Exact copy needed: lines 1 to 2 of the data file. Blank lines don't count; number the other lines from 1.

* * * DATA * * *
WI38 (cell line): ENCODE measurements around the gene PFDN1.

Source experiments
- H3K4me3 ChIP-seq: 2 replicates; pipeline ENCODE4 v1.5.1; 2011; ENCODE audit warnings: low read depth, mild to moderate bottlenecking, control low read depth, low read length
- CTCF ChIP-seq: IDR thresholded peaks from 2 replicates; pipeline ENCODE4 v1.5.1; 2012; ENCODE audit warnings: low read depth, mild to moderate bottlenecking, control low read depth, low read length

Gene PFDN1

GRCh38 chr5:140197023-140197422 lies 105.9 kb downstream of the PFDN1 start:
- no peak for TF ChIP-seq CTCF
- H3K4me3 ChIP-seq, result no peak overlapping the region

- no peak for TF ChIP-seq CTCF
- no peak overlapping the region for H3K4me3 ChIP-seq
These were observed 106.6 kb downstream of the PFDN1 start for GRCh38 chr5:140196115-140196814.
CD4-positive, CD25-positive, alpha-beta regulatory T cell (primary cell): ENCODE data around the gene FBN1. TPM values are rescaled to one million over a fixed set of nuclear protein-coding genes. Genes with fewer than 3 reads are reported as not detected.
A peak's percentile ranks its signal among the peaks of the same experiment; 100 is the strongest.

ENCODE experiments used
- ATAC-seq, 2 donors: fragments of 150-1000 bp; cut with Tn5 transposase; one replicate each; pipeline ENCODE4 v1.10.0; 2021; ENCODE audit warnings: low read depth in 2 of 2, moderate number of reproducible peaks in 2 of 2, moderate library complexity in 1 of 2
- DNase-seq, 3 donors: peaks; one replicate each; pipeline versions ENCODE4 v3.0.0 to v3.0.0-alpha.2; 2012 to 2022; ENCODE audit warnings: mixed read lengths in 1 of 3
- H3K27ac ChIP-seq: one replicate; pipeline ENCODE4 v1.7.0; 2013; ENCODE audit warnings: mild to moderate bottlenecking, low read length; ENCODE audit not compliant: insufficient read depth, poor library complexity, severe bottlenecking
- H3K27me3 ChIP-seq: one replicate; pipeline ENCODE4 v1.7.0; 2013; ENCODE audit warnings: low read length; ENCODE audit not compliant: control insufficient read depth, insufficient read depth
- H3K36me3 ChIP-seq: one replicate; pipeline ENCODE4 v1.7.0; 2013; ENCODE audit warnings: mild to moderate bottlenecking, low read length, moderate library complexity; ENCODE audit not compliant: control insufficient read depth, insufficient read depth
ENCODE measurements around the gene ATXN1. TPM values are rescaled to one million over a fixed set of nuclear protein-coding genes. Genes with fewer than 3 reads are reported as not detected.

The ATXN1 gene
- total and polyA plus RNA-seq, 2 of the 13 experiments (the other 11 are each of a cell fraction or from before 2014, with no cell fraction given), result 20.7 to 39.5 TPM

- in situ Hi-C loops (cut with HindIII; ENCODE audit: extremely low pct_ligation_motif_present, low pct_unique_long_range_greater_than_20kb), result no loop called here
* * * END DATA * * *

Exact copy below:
WI38 (cell line): ENCODE measurements around the gene PFDN1.

Source experiments